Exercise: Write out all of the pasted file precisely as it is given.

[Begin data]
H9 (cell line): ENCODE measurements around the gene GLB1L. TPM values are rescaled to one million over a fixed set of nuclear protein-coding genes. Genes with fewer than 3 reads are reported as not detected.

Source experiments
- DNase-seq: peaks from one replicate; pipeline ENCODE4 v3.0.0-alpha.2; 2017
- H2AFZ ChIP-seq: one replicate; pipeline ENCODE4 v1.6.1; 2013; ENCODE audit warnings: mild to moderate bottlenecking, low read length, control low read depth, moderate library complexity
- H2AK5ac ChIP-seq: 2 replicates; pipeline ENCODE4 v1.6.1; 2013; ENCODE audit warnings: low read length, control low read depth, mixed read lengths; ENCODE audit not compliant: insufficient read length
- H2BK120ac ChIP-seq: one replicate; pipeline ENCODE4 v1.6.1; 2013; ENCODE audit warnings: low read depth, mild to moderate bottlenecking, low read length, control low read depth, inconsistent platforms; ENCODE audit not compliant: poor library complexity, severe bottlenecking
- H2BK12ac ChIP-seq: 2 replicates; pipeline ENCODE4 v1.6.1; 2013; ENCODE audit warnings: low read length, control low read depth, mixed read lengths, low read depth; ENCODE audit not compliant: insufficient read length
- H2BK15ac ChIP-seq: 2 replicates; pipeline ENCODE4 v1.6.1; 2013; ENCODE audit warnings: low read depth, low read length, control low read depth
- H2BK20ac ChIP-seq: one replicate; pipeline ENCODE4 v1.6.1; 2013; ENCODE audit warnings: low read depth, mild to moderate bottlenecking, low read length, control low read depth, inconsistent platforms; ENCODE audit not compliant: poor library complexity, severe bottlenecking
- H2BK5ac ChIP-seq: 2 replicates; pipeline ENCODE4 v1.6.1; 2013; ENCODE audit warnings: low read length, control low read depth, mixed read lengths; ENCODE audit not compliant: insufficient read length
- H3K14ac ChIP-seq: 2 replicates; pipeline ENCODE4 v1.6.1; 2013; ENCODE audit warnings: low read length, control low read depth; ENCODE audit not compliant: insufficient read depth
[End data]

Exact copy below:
H9 (cell line): ENCODE measurements around the gene GLB1L. TPM values are rescaled to one million over a fixed set of nuclear protein-coding genes. Genes with fewer than 3 reads are reported as not detected.

Source experiments
- DNase-seq: peaks from one replicate; pipeline ENCODE4 v3.0.0-alpha.2; 2017
- H2AFZ ChIP-seq: one replicate; pipeline ENCODE4 v1.6.1; 2013; ENCODE audit warnings: mild to moderate bottlenecking, low read length, control low read depth, moderate library complexity
- H2AK5ac ChIP-seq: 2 replicates; pipeline ENCODE4 v1.6.1; 2013; ENCODE audit warnings: low read length, control low read depth, mixed read lengths; ENCODE audit not compliant: insufficient read length
- H2BK120ac ChIP-seq: one replicate; pipeline ENCODE4 v1.6.1; 2013; ENCODE audit warnings: low read depth, mild to moderate bottlenecking, low read length, control low read depth, inconsistent platforms; ENCODE audit not compliant: poor library complexity, severe bottlenecking
- H2BK12ac ChIP-seq: 2 replicates; pipeline ENCODE4 v1.6.1; 2013; ENCODE audit warnings: low read length, control low read depth, mixed read lengths, low read depth; ENCODE audit not compliant: insufficient read length
- H2BK15ac ChIP-seq: 2 replicates; pipeline ENCODE4 v1.6.1; 2013; ENCODE audit warnings: low read depth, low read length, control low read depth
- H2BK20ac ChIP-seq: one replicate; pipeline ENCODE4 v1.6.1; 2013; ENCODE audit warnings: low read depth, mild to moderate bottlenecking, low read length, control low read depth, inconsistent platforms; ENCODE audit not compliant: poor library complexity, severe bottlenecking
- H2BK5ac ChIP-seq: 2 replicates; pipeline ENCODE4 v1.6.1; 2013; ENCODE audit warnings: low read length, control low read depth, mixed read lengths; ENCODE audit not compliant: insufficient read length
- H3K14ac ChIP-seq: 2 replicates; pipeline ENCODE4 v1.6.1; 2013; ENCODE audit warnings: low read length, control low read depth; ENCODE audit not compliant: insufficient read depth